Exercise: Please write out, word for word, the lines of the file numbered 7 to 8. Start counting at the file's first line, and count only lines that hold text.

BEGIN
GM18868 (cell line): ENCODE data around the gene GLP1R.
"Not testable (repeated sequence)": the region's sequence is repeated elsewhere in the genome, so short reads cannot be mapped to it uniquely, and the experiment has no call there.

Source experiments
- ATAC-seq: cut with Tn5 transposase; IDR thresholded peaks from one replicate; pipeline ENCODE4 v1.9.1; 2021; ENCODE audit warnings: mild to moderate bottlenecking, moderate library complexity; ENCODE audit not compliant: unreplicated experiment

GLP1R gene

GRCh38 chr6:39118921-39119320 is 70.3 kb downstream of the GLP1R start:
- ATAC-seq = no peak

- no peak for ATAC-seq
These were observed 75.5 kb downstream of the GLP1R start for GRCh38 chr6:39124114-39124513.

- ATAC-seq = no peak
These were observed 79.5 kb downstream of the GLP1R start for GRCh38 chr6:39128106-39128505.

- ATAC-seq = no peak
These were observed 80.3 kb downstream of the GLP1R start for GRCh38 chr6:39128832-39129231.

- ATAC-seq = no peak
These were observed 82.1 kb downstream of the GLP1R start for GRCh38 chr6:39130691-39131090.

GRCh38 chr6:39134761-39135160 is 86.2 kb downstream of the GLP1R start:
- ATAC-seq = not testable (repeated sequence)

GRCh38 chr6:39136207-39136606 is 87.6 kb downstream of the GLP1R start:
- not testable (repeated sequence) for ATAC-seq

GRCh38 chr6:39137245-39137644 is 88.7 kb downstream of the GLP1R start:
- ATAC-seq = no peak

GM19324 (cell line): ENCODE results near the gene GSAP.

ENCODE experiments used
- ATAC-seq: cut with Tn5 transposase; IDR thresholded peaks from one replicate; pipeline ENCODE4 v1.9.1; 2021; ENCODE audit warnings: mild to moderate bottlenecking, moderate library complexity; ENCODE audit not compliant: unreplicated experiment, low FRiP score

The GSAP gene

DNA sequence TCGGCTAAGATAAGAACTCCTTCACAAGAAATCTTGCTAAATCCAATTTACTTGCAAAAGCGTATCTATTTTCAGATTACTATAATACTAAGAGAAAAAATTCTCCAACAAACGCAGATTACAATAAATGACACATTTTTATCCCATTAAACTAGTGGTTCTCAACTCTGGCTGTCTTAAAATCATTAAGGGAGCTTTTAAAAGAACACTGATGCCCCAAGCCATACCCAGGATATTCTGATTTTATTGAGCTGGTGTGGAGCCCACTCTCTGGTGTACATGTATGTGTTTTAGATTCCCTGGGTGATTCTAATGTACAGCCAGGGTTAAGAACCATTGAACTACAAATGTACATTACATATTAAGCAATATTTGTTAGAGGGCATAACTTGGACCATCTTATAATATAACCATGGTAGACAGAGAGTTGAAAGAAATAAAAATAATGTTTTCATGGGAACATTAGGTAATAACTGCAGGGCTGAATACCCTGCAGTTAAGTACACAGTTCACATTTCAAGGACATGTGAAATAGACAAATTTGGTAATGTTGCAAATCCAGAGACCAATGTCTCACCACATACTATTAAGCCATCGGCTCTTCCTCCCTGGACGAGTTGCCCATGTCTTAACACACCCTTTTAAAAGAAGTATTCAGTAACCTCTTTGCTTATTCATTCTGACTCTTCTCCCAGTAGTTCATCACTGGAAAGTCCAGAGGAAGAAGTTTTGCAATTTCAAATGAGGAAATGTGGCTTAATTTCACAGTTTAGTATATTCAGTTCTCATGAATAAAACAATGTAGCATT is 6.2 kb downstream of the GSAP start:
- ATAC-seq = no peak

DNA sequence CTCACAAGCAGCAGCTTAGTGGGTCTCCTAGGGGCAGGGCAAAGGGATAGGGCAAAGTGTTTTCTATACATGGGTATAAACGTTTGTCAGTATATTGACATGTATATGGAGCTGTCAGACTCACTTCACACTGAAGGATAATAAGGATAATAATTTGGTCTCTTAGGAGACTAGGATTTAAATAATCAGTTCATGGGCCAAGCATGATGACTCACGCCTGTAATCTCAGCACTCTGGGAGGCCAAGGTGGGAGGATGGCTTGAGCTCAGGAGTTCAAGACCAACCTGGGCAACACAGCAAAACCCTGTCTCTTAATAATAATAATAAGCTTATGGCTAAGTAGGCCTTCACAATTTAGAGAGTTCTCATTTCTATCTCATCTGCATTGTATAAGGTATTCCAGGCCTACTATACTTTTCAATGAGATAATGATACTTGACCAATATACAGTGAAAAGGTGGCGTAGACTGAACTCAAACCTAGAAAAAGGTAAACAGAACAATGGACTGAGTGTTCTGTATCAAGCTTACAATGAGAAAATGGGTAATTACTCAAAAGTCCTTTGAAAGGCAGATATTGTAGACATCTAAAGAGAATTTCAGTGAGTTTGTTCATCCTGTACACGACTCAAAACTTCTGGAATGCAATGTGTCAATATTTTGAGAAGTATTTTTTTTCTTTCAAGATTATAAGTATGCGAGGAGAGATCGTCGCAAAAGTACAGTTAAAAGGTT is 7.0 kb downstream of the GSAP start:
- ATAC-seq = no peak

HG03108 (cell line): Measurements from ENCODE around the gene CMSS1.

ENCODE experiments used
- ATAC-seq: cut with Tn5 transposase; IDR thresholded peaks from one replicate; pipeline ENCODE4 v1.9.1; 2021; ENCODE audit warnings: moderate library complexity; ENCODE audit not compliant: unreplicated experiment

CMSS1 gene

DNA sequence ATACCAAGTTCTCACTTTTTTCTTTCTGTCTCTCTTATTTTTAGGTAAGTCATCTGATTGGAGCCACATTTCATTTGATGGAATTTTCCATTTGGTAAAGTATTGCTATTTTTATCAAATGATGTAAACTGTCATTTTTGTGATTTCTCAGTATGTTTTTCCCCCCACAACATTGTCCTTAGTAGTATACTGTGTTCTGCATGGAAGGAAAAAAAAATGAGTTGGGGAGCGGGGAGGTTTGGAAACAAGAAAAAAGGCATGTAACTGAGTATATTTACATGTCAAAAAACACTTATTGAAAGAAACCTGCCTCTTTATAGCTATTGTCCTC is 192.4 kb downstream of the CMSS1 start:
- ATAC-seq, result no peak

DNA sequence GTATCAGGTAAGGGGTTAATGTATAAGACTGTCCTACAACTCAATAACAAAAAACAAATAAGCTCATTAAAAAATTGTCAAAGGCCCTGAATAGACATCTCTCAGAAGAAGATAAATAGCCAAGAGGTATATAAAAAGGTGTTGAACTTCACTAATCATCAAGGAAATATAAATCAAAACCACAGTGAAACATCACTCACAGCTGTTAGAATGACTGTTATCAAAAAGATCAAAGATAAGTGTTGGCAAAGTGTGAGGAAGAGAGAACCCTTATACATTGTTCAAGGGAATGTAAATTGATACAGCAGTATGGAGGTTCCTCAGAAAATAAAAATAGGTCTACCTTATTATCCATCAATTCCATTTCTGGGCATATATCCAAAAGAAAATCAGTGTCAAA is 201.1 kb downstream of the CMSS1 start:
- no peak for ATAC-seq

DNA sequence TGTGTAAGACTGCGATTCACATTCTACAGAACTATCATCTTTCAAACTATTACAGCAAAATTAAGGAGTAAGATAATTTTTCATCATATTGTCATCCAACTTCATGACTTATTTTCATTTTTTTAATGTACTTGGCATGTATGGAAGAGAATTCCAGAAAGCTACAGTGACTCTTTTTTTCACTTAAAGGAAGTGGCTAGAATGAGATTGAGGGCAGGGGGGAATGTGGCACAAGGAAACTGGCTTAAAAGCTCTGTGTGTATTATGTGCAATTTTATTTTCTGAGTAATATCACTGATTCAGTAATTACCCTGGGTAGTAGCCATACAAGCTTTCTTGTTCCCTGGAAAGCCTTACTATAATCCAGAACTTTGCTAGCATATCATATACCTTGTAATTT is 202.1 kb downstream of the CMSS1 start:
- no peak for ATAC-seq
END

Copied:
- ATAC-seq = no peak

- no peak for ATAC-seq